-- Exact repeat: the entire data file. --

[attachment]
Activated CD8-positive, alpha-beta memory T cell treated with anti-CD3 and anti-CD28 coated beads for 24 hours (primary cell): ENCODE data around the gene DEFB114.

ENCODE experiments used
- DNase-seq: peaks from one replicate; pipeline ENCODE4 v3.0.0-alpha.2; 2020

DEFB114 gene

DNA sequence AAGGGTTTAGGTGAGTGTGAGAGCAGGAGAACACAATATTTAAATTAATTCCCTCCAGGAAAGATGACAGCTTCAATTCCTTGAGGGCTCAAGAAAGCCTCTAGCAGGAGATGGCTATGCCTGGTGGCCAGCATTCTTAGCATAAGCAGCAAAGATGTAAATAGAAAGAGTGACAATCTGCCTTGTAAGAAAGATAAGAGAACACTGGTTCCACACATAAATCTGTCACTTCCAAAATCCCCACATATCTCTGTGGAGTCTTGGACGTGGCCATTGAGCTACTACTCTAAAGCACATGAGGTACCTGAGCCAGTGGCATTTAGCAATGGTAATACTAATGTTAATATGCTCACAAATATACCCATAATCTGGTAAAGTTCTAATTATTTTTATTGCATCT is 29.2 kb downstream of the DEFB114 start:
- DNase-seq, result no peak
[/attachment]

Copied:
Activated CD8-positive, alpha-beta memory T cell treated with anti-CD3 and anti-CD28 coated beads for 24 hours (primary cell): ENCODE data around the gene DEFB114.

ENCODE experiments used
- DNase-seq: peaks from one replicate; pipeline ENCODE4 v3.0.0-alpha.2; 2020

DEFB114 gene

DNA sequence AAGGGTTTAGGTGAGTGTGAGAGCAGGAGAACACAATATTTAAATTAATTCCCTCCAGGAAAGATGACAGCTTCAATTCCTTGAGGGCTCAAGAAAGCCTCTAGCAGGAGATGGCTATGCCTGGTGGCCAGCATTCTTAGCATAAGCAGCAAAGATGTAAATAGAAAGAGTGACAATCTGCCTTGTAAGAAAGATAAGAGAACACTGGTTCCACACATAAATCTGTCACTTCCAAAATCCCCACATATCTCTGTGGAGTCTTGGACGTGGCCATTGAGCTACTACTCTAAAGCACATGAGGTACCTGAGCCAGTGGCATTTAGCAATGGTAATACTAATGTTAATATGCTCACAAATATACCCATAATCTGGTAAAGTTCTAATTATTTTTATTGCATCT is 29.2 kb downstream of the DEFB114 start:
- DNase-seq, result no peak